distribution of C2

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  • #575148
    Robin Leadbeater
    Participant

    When measuring the distribution of different components in cross sections through the coma, I noticed that while the distributions of CN and C2 in 2020 R4 were similar, in 2020 F3, the C2 distribution was significantly narrower than for CN. A recent article in COBS provided a possible answer. C2 is broken down by the UV in sunlight and the rate at which this happens accelerates closer to the Sun. (The 2020 F3 measurement was when the comet was 0.43AU from the Sun compared with 1.42AU for 2020 R4).

    When the distributions are over-plotted on the same scale however, it is clear that while the dust distribution is almost identical in both comets, both the CN and C2 distributions are more compact for the 2020 F3 measurement compared with that for 2020 R4. Is CN also broken down by sunlight, though at perhaps a slower rate than C2 or do I need to keep searching for other explanations ?

    X scale x1000 km

    #585190
    Robin Leadbeater
    Participant

    Is CN also broken down by sunlight, though at perhaps a slower rate than C2 ?”

    Actually, answering my own question  it looks like that cannot be the explanation as CN is seen  widely distributed in the cross section  through the tail of 2020 F3. Any ideas of what is going on? 

    #585201
    Maxim Usatov
    Participant

    Robin, I wonder if this is due to the Swings effect and the varying g-factor producing different fluorescence intensities. Looks like the ratios in your data are within the range for CN. Please see attached two relevant pages from the book “Comets” by J. A. Fernandez.

    #585202
    Robin Leadbeater
    Participant

    Hi Maxim,

    Thanks for the reference. ( I am on a steep learning curve here !) I can understand how the Swings effect could enhance or suppress the strength of the resonance emission due to the velocity relative to the sun (The distributions are normalised relative to the intensity at the coma centre so don’t show the absolute strengths) but I don’t follow how that could alter the shape of the CN distribution. Would this be due to the resulting radiation pressure sweeping the CN away from the coma into the tail,  like  Sodium in 2020 F3 ?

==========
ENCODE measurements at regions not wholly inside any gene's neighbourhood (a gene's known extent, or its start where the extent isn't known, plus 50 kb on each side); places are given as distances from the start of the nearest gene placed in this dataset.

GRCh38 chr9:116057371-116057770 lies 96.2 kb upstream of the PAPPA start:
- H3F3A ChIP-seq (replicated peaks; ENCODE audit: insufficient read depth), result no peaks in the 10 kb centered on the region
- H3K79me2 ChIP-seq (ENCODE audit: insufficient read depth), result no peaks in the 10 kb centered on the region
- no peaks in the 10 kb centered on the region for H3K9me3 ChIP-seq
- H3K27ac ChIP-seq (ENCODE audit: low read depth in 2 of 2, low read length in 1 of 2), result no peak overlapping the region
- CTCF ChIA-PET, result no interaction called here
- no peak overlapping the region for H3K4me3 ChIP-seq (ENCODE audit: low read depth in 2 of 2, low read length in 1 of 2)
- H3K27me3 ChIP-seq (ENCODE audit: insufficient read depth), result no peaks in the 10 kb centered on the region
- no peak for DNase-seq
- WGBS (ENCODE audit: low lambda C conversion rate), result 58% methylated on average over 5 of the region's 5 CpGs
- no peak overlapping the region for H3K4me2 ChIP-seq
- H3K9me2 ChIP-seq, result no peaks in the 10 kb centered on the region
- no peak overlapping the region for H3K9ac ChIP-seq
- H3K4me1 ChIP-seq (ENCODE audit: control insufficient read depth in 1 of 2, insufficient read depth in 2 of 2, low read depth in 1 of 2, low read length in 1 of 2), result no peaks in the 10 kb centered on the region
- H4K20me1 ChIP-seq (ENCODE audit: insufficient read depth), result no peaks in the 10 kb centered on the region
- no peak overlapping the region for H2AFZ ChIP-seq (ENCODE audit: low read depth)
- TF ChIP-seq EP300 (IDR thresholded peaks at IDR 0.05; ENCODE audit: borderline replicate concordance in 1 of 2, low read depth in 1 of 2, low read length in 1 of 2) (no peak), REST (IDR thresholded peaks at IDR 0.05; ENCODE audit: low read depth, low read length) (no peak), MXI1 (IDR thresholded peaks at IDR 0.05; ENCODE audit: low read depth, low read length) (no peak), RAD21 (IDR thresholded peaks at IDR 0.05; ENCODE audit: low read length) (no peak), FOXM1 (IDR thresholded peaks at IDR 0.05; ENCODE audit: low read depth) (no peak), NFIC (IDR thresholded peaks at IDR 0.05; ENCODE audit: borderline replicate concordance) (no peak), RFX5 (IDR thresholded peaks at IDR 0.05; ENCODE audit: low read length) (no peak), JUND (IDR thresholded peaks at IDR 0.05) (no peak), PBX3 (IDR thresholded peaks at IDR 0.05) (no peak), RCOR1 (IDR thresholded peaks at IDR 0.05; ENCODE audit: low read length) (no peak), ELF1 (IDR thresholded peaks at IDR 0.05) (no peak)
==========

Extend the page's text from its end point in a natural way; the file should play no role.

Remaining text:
That reference to parent molecules and the Haser model on your Fernandez page 68  did remind me of some comments from Jeff Morgenthaler of the IoIO team on my F3 cross sections.

     “CN is produced from a parent molecule, likely HCN.  The combination of that double process ends up extending the lifetime of CN to photodissociation (destruction by sunlight).  I have not done the conversion of angular scale to distance from the comet on your night of observation, but the characteristic scale length of CN emission when comets are at 1 AU from the sun tends to be about 20,000 km.  C2 is a little weirder in terms of parent molecules.  It seems to have two dominant ones, leading to a flat profile in the inner few thousand km of the coma.  Then it drops off with a profile slightly shorter than CN.”

    So perhaps I need to consider the effect of sunlight on both  the rate of production and destruction of CN and C2 and  follow up on the Haser model.

     

    Thanks

    Robin

    #585212
    Nick James
    Participant

    That’s a very interesting observation.

    There is an entire chapter on this in Comets II (edited by Festou, Keller and Weaver) which describes the generation and distribution of species in the coma (pp 425 onwards). It was published in 2004 before much of the recent space-based observations of comets but it is an excellent reference book if you can get hold of a copy. I can see some second-hand around £60 online. The book is so massive that it is in imminent danger of collapsing under its own gravity.  A more recent book, “An introduction to comets” by Nicolas Thomas is post-Rosetta and also covers this. 

    #585213
    Robin Leadbeater
    Participant

    Thanks Nick,

    I’ve found the original preprints of Comets II are available to download from the Lunar & Planetary Institute. Plenty of reading there !

    #585214
    Nick James
    Participant

    Isn’t the web wonderful? I like this statement at the top of that page: “Once the book has been published (anticipated publication date May 2005), the download option will be disabled, so authors should take advantage of the opportunity to download their chapters now”.

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